State barely keeps up with wildfires

Published May 5, 2007

JACKSONVILLE - Gov. Charlie Crist declares a state of emergency, Florida National Guard air crews are mobilized and weary firefighters are returning from Georgia as the state works to contain wildfires in several rain-starved areas.

On Friday, the state was fighting 123 working wildfires, burning 12, 000 acres of brush and trees in parched areas of the state. There were no mandatory or voluntary evacuations as most of the fires were burning in areas where they were not a threat to homes or businesses.

Crist's emergency order Thursday opens the door to federal funds to help fight fires and allows him to use the Florida National Guard.

His proclamation states that the ongoing wildfire season threatens the state with a major disaster.

Since Jan. 1, there have been 1, 860 fires, charring about 160, 000 acres, said Jim Karels, assistant director of the Division of Forestry.

One of the largest wildfires in the state Friday was a blaze located on the Flagler-Volusia county line, west of Interstate 95 and north of State Road 40.

That fire grew to 3, 700 acres Friday, expanding to the northwest toward the Relay Management Area in southern Flagler County. It jumped fire lines Thursday night on the northwest and west ends of the blaze.

"It has an extremely heavy fuel load in a very tough area, " Karels said.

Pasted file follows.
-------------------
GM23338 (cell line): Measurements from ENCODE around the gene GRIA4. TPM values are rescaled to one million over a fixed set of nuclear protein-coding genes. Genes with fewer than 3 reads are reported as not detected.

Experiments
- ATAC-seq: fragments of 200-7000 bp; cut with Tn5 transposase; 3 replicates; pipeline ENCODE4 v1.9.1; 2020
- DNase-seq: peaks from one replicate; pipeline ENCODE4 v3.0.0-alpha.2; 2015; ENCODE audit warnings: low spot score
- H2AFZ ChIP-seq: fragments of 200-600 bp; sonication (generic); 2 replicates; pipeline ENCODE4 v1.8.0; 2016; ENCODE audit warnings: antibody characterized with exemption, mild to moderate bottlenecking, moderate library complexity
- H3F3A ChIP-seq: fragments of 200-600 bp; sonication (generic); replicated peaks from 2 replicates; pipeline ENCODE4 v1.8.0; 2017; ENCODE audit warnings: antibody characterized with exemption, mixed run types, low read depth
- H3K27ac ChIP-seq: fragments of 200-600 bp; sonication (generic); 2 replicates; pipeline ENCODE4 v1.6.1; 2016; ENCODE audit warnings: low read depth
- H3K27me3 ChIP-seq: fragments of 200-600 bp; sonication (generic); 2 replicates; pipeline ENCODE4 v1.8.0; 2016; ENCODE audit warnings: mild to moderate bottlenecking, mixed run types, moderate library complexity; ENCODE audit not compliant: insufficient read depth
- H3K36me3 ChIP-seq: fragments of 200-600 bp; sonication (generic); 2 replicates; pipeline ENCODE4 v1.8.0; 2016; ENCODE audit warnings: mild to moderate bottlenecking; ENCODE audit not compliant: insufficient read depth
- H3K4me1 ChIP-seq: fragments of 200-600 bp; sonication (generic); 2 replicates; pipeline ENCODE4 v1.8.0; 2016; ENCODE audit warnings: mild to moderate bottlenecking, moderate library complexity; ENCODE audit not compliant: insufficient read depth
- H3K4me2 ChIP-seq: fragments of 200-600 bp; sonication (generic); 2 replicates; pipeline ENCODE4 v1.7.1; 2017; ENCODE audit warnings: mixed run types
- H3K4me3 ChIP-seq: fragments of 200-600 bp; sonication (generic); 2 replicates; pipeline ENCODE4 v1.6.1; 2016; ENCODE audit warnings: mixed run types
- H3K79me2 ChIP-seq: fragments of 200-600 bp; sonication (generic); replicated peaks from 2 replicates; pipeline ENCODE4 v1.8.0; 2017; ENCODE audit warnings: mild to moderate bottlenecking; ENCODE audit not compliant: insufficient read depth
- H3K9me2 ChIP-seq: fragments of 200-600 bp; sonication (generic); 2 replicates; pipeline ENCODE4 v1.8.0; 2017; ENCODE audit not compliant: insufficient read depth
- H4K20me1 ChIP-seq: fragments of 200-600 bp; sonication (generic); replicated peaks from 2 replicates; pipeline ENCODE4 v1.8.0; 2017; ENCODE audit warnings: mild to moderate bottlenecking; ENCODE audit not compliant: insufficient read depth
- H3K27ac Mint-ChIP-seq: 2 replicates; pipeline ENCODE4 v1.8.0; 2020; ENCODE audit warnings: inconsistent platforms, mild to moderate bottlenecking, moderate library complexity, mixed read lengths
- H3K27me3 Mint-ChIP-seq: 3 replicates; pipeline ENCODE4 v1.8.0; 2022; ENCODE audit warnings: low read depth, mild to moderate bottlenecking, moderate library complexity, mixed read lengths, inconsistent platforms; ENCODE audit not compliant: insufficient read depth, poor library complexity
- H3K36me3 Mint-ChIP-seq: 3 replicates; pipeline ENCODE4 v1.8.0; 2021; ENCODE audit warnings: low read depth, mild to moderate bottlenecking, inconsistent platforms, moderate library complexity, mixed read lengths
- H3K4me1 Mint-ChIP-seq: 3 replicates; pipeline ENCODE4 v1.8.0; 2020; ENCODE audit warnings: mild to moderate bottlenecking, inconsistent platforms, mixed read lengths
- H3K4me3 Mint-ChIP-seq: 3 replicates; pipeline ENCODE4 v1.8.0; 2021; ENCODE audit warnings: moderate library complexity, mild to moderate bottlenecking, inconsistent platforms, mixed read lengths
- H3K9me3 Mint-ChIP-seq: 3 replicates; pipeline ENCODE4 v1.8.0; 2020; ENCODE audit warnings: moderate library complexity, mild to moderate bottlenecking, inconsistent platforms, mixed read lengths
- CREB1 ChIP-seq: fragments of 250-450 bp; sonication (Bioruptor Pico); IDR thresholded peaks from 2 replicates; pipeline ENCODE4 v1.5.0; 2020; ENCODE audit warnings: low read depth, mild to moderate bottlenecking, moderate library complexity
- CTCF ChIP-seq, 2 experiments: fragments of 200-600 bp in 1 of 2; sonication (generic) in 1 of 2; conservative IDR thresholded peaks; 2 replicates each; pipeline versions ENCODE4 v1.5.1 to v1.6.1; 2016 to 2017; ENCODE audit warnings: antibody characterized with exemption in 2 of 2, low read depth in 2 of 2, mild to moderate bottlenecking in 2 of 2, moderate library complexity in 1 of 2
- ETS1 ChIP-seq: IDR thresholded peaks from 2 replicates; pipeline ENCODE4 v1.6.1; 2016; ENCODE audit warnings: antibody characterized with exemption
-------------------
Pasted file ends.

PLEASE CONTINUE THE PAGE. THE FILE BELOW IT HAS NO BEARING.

The state has dispatched a team to work with 70 firefighters who are trying to contain the massive blaze. In July 1998, the entire county was evacuated as wildfires scorched 56, 000 acres, destroyed 46 homes and caused heavy damage to about 179 others.

Karels said the fire is about 60 to 65 percent contained.

"That means we've just barely got a hold on it, " he said, adding there is a potential for flames to jump fire breaks.

Today, the Florida National Guard will join the fight, Karels said.

The Guard is standing by in Brooksville with a Fire Hawk helicopter, which is a Black Hawk with a water tank, and another Black Hawk with a sling bucket to carry water. Additional helicopters are available if needed.

A crew of about 20 Division of Forestry firefighters helping with the massive wildfires in southern Georgia were ordered to return to the state Wednesday to help quell the outbreaks in Florida.

Rain was predicted for northern Florida today and Sunday, but Karels fears it will bring with it lightning and winds, which could aggravate the work of firefighters.

Meanwhile, a lightning-sparked wildfire continued to burn Friday on the Arthur R. Marshall Loxahatchee National Wildlife Refuge near Boynton Beach. The blaze had burned about 1, 300 acres over three days. Afternoon rain on Thursday and high humidity brought the blaze to 95 percent containment, officials said.

The fire was not threatening any homes, and no evacuations had been ordered. Refuge spokeswoman Serena Rinker said officials had ordered a helicopter to drop water on the fire on Thursday, but it was redirected to other fires in the state.

Officials were hoping the blaze would burn to a nearby canal and a backfire could then contain it completely.

In Lake County, an 875-acre fire was burning Friday within containment lines. Karels said it was 70 percent contained.